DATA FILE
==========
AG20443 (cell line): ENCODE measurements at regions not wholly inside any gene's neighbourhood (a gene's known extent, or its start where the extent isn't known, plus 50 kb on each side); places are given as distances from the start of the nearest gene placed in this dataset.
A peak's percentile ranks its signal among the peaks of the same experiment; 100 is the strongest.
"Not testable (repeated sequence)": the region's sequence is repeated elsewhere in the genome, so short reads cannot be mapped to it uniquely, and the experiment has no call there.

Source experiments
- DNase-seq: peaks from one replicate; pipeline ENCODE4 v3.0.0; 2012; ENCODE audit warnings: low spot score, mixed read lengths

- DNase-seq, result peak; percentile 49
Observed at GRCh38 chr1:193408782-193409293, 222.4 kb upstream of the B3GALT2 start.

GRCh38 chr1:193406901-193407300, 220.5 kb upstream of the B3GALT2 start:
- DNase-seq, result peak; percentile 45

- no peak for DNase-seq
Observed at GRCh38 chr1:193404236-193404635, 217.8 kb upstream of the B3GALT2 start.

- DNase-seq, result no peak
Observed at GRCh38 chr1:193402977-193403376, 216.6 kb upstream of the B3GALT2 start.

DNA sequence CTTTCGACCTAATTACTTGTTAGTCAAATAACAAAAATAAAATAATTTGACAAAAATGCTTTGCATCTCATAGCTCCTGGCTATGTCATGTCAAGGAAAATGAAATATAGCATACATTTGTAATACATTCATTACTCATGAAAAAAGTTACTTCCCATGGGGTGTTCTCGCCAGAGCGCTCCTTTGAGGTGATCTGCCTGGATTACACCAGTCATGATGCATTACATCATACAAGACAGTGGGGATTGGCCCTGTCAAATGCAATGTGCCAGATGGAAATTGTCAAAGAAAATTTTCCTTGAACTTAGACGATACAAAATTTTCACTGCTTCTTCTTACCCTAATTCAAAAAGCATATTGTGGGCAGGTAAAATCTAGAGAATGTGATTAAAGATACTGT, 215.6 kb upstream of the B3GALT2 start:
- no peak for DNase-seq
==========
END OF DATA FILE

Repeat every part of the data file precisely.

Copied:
AG20443 (cell line): ENCODE measurements at regions not wholly inside any gene's neighbourhood (a gene's known extent, or its start where the extent isn't known, plus 50 kb on each side); places are given as distances from the start of the nearest gene placed in this dataset.
A peak's percentile ranks its signal among the peaks of the same experiment; 100 is the strongest.
"Not testable (repeated sequence)": the region's sequence is repeated elsewhere in the genome, so short reads cannot be mapped to it uniquely, and the experiment has no call there.

Source experiments
- DNase-seq: peaks from one replicate; pipeline ENCODE4 v3.0.0; 2012; ENCODE audit warnings: low spot score, mixed read lengths

- DNase-seq, result peak; percentile 49
Observed at GRCh38 chr1:193408782-193409293, 222.4 kb upstream of the B3GALT2 start.

GRCh38 chr1:193406901-193407300, 220.5 kb upstream of the B3GALT2 start:
- DNase-seq, result peak; percentile 45

- no peak for DNase-seq
Observed at GRCh38 chr1:193404236-193404635, 217.8 kb upstream of the B3GALT2 start.

- DNase-seq, result no peak
Observed at GRCh38 chr1:193402977-193403376, 216.6 kb upstream of the B3GALT2 start.

DNA sequence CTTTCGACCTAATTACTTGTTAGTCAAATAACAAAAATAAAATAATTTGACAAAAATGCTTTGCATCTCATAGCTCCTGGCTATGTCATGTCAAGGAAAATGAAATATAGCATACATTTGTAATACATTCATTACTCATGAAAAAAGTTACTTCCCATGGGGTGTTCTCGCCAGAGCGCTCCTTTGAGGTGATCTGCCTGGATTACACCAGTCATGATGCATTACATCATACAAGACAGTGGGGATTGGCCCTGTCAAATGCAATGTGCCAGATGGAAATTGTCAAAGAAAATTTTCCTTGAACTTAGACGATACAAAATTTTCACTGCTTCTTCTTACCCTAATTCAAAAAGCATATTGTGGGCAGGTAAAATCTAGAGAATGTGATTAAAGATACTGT, 215.6 kb upstream of the B3GALT2 start:
- no peak for DNase-seq